This was heavily recommended by a friend who had spent the previous six months telling me all about it. Whilst I had enjoyed our drunken conversations about civilisation and how some stuff happens to some people and not to others I had no idea that I would be loaned this book and expected to read it.
I tried. I really, almost tried. There were just too many big scientific words.
Then I discovered that there's a PBS show of the same name!
Netflix just saved my life.

I struggled through the first chapter, that "Yali's question" one.

What's the matter with Kansas? by Thomas Frank.

I should care more. I really should. I should be much more interested in why the Democrats have lost chunks of the American Heartland. But when whinging liberals wring out their whinging tears in self loathing such as this I'm inclined to vote Republican.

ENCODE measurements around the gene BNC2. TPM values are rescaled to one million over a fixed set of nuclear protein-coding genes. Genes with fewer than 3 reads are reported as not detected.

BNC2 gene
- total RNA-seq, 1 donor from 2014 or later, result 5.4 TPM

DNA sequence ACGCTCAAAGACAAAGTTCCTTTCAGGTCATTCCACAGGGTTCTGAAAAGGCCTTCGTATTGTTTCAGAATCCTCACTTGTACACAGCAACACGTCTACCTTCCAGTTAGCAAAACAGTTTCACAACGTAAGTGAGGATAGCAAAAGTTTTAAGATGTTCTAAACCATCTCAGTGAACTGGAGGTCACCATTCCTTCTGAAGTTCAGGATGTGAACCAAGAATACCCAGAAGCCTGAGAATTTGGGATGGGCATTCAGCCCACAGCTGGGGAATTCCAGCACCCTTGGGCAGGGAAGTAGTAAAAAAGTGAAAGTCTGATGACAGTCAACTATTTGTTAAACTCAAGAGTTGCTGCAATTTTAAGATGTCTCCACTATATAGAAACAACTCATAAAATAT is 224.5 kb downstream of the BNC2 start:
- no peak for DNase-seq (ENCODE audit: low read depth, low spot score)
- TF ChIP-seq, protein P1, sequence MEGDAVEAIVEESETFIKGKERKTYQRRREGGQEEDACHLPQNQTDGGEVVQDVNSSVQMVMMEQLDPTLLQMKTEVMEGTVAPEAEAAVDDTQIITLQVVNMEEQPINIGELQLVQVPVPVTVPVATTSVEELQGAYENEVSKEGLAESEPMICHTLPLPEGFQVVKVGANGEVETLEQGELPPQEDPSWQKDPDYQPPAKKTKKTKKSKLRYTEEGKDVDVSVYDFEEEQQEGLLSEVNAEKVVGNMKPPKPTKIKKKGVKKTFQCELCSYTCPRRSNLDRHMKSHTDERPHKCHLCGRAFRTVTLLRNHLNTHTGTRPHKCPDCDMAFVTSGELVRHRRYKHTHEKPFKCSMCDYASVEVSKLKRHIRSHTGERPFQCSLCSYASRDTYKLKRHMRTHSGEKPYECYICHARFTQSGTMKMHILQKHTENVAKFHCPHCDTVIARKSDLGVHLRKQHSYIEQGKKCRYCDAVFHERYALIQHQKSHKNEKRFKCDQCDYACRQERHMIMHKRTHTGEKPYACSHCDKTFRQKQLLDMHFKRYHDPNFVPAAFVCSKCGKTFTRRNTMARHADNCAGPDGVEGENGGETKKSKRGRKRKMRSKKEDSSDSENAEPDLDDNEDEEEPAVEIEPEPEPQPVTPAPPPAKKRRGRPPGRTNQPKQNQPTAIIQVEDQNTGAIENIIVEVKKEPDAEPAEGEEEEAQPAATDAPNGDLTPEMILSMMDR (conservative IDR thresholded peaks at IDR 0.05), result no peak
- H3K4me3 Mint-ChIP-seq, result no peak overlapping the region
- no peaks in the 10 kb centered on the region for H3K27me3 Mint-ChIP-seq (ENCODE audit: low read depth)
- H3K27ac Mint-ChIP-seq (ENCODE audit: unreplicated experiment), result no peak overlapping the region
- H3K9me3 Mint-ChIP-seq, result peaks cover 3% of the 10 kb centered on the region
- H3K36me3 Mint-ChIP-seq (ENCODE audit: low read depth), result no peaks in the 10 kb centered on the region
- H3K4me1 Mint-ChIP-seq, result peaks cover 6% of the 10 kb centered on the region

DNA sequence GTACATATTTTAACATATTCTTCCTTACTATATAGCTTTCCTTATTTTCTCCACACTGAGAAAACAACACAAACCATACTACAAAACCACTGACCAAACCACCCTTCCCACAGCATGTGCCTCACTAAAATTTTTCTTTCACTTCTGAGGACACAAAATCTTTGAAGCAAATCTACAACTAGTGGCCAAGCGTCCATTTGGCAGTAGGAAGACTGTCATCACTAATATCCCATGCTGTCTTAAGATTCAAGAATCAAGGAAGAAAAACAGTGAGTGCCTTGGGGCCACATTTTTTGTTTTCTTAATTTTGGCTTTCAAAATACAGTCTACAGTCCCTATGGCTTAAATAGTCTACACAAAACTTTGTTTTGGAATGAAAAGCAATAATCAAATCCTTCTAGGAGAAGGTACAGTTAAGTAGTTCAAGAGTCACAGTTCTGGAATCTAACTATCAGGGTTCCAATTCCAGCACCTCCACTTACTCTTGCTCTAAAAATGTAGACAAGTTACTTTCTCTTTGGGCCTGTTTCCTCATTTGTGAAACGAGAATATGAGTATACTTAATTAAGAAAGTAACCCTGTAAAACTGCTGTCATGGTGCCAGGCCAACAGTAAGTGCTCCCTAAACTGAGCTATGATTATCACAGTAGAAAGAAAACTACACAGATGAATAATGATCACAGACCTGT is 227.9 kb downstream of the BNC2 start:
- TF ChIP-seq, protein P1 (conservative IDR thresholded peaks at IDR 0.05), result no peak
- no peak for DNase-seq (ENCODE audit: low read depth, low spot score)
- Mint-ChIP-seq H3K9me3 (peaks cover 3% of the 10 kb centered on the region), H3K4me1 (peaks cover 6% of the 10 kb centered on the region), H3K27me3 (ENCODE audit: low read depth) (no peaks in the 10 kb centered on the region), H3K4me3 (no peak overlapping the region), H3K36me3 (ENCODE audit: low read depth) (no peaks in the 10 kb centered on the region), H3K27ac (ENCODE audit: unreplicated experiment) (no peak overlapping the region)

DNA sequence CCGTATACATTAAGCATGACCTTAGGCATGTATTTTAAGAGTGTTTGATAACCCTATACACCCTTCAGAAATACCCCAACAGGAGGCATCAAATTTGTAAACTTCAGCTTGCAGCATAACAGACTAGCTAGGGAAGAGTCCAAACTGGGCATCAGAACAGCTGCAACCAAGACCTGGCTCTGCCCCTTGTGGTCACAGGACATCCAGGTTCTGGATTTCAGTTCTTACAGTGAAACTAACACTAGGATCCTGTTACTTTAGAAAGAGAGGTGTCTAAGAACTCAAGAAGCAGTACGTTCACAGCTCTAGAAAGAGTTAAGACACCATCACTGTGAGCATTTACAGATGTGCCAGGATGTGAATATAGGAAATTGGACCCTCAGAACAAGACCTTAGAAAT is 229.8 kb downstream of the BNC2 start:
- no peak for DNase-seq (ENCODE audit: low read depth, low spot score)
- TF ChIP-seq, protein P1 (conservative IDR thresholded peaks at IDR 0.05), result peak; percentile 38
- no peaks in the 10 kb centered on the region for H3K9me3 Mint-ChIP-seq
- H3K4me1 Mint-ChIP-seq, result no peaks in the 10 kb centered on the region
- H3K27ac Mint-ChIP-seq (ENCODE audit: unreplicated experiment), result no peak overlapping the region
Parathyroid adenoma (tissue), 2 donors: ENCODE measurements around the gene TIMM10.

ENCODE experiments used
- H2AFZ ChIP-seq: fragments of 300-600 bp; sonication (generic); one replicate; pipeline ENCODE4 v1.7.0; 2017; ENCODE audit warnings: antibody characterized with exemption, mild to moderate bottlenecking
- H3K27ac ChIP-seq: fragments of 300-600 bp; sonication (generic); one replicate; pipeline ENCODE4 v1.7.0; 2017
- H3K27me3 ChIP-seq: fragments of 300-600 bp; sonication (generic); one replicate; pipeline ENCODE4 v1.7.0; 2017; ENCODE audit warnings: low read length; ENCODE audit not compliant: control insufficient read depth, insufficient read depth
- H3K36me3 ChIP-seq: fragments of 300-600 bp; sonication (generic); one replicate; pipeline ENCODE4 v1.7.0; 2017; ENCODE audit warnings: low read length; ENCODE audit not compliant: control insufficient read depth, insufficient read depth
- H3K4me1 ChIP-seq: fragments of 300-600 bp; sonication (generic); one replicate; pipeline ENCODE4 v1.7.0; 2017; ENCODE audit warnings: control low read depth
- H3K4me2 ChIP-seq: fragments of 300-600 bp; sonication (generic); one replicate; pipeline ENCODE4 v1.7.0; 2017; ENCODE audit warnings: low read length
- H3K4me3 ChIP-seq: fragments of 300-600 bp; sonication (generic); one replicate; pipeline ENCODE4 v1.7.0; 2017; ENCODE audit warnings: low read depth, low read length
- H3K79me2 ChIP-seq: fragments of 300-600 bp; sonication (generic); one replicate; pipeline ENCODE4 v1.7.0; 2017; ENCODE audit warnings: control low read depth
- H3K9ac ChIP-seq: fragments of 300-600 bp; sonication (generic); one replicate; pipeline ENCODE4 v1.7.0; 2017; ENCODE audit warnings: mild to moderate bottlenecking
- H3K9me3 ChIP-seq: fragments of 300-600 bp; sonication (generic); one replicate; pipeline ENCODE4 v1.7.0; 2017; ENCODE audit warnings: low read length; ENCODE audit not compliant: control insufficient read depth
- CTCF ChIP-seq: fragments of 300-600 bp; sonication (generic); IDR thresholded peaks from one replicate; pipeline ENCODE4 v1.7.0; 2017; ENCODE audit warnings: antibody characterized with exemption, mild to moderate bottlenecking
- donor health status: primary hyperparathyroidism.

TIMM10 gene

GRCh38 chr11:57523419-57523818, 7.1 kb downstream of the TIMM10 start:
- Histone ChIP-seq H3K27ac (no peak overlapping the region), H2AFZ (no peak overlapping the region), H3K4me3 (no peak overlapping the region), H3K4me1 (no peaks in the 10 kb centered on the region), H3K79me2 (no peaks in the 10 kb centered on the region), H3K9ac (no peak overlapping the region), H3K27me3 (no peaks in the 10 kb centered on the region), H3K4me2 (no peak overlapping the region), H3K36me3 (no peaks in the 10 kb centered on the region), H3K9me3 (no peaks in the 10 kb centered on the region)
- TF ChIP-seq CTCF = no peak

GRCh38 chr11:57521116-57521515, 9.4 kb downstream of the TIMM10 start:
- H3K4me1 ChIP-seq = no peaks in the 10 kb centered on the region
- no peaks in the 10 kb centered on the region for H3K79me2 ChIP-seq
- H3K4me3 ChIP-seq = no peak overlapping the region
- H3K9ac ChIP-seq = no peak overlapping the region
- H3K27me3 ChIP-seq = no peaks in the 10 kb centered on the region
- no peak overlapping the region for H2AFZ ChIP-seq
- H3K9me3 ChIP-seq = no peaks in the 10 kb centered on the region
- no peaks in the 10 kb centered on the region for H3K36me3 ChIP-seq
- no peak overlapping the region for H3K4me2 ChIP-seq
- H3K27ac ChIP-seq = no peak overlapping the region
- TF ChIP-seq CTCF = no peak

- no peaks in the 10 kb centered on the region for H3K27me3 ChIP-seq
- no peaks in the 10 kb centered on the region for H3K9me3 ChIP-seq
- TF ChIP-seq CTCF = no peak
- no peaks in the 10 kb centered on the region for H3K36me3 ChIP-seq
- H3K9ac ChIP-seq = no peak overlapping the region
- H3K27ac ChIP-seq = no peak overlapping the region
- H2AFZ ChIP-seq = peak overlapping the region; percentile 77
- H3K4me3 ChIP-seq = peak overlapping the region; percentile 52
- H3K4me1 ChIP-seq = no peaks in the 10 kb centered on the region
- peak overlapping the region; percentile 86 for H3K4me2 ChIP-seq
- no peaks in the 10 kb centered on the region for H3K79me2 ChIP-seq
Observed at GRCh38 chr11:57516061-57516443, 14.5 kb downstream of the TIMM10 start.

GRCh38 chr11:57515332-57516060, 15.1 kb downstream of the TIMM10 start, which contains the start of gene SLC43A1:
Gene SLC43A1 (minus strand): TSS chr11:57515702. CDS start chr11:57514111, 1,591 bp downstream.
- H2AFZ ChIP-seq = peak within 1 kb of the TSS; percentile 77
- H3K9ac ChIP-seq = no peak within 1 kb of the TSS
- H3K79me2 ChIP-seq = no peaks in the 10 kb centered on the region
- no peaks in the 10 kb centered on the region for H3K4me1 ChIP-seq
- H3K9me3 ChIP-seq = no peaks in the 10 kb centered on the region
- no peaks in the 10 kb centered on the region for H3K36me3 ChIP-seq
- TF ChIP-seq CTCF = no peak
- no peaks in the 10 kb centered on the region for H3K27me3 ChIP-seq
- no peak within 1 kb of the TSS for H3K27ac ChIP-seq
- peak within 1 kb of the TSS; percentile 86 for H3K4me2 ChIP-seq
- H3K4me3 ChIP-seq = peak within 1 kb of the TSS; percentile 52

Of course I didn't mean that, and I'm sure that this book contains much that we can all learn from and that by working together we can eventually overthrow the evil Rumsfeld/Cheney Politburo. It's just that I hated his tone, his style and his withering "Oh look at me, I've discovered why nobody likes Democrats". Listen Buddy, If you had all the answers we would have all read your book and taken down the man.

I read about 6 pages.

February must have been a pretty cool month for reading as I have no failures to report. Onto March.


The History of the Church by Eusebius.

What with all the hoolah about 'The Da Vinci Code' I figured that I should get to the root of the matter. Whilst redecorating the apartment I discovered a copy, belonging to Frau Random Doubt, of an ancient text that would surely explain everything I needed to know. The trouble with ancient texts is that they tend to be written in an ancient style, with an archaic use of language, having been translated by some old communist from Oxford University in the 1930s. I would have been better off watching the History Channel with it's endless 'Cracking the code' specials.